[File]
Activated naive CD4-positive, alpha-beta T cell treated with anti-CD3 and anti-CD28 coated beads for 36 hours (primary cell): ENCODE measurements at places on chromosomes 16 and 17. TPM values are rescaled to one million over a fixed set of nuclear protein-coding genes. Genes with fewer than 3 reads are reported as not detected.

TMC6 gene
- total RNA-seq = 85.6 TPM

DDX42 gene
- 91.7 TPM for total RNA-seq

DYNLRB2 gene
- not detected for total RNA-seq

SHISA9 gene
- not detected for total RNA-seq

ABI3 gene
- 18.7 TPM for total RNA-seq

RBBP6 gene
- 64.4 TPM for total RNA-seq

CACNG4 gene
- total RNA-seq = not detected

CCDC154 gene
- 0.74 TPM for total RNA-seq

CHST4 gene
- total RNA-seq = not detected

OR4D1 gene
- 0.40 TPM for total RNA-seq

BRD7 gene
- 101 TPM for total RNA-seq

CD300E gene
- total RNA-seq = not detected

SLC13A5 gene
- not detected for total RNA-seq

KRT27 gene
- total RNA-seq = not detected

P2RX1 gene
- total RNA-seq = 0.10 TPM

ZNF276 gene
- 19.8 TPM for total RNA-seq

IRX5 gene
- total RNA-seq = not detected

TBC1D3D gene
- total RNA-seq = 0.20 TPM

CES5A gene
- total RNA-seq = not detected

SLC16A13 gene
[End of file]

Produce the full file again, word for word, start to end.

Activated naive CD4-positive, alpha-beta T cell treated with anti-CD3 and anti-CD28 coated beads for 36 hours (primary cell): ENCODE measurements at places on chromosomes 16 and 17. TPM values are rescaled to one million over a fixed set of nuclear protein-coding genes. Genes with fewer than 3 reads are reported as not detected.

TMC6 gene
- total RNA-seq = 85.6 TPM

DDX42 gene
- 91.7 TPM for total RNA-seq

DYNLRB2 gene
- not detected for total RNA-seq

SHISA9 gene
- not detected for total RNA-seq

ABI3 gene
- 18.7 TPM for total RNA-seq

RBBP6 gene
- 64.4 TPM for total RNA-seq

CACNG4 gene
- total RNA-seq = not detected

CCDC154 gene
- 0.74 TPM for total RNA-seq

CHST4 gene
- total RNA-seq = not detected

OR4D1 gene
- 0.40 TPM for total RNA-seq

BRD7 gene
- 101 TPM for total RNA-seq

CD300E gene
- total RNA-seq = not detected

SLC13A5 gene
- not detected for total RNA-seq

KRT27 gene
- total RNA-seq = not detected

P2RX1 gene
- total RNA-seq = 0.10 TPM

ZNF276 gene
- 19.8 TPM for total RNA-seq

IRX5 gene
- total RNA-seq = not detected

TBC1D3D gene
- total RNA-seq = 0.20 TPM

CES5A gene
- total RNA-seq = not detected

SLC16A13 gene